Additions: Adding on a family room, expanding the kitchen, or building a master suite are all more expensive projects and will be lucrative for contractors and designers in 2014. Large additions were shown to recoup 68.8% of their cost at resale.

This article can be found in its original form on MarketWatch.



When it comes to bathroom remodels, older and younger generations have very different viewpoints. In a recent survey conducted by Houzz, they asked homeowners planning a bathroom remodel or already in the process of one about the needs and desires they have for their bathroom. Of the 7,645 who responded, two distinct groups were found. Here are a few highlights from the results:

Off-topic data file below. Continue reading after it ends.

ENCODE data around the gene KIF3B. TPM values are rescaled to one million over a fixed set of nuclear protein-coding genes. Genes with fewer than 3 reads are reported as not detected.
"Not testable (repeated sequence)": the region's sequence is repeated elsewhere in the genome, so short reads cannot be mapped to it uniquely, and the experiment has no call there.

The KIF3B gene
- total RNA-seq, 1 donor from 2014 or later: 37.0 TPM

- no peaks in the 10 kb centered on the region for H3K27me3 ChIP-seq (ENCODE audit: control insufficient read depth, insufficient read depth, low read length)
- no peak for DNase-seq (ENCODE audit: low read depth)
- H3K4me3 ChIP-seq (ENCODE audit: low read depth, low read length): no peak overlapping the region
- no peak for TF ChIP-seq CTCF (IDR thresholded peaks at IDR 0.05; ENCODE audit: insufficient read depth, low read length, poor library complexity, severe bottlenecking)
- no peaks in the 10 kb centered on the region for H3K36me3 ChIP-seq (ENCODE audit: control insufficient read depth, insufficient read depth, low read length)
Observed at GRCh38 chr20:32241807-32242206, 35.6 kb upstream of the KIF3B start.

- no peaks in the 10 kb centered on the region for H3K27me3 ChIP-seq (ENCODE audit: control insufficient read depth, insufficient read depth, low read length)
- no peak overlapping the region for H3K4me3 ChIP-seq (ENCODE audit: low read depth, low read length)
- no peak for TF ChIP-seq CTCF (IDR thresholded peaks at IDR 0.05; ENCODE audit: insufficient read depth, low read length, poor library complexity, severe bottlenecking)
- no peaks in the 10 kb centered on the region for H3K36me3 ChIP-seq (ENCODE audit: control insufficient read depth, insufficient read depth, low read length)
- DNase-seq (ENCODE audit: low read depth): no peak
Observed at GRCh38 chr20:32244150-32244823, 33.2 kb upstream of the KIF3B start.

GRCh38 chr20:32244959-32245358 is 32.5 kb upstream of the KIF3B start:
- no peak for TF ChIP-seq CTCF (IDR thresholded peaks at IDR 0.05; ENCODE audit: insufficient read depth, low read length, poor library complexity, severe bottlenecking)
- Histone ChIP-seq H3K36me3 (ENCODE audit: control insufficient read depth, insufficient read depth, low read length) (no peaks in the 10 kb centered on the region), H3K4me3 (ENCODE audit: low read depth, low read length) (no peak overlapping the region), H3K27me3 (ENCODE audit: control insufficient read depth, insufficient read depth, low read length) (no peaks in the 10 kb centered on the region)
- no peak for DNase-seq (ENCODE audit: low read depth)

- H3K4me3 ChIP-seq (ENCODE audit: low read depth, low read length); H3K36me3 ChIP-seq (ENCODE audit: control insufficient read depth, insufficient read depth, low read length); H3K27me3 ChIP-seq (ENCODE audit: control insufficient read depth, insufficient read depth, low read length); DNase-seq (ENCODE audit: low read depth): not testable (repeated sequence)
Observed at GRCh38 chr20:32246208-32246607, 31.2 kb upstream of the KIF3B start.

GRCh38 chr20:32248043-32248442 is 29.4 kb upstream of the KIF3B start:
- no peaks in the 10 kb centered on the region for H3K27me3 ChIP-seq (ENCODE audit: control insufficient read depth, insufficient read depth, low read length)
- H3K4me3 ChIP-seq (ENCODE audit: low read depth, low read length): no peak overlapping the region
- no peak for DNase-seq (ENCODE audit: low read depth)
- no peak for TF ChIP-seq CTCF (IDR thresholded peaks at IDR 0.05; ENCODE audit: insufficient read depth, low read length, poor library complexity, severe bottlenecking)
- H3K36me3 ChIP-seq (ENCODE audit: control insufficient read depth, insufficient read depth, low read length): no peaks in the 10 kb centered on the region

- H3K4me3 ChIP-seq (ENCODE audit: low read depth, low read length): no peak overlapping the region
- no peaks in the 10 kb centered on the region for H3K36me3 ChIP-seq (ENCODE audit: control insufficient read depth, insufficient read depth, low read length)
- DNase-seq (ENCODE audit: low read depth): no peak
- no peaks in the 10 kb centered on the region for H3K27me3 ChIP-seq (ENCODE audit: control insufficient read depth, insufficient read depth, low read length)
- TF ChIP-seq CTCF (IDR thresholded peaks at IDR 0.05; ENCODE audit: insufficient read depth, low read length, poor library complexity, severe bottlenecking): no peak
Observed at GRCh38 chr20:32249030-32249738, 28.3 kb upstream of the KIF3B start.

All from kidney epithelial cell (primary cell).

• Homeowners 65 and older are more likely to skip adding a bathtub than those under 35.
  • 31% of the respondents said the bathtub was the driving factor for their bathroom remodel.
  • For those adding tubs, freestanding models top the list, with 33% of respondents preferring them over drop-ins, undermounts and other styles.
  • Young and old are also split on how they like their showers. If you’re under 45, you’re more likely to choose a rain shower and multiple showerheads. If you’re over 55, you likely prefer hand showers and sliding bars.
  • The survey found an even split when it comes to toilet exposure: 52% of people want an open toilet versus one behind a closed door. Younger homeowners (25 to 34 years old) prefer tankless or wall-mounted models over the traditional two-piece ones.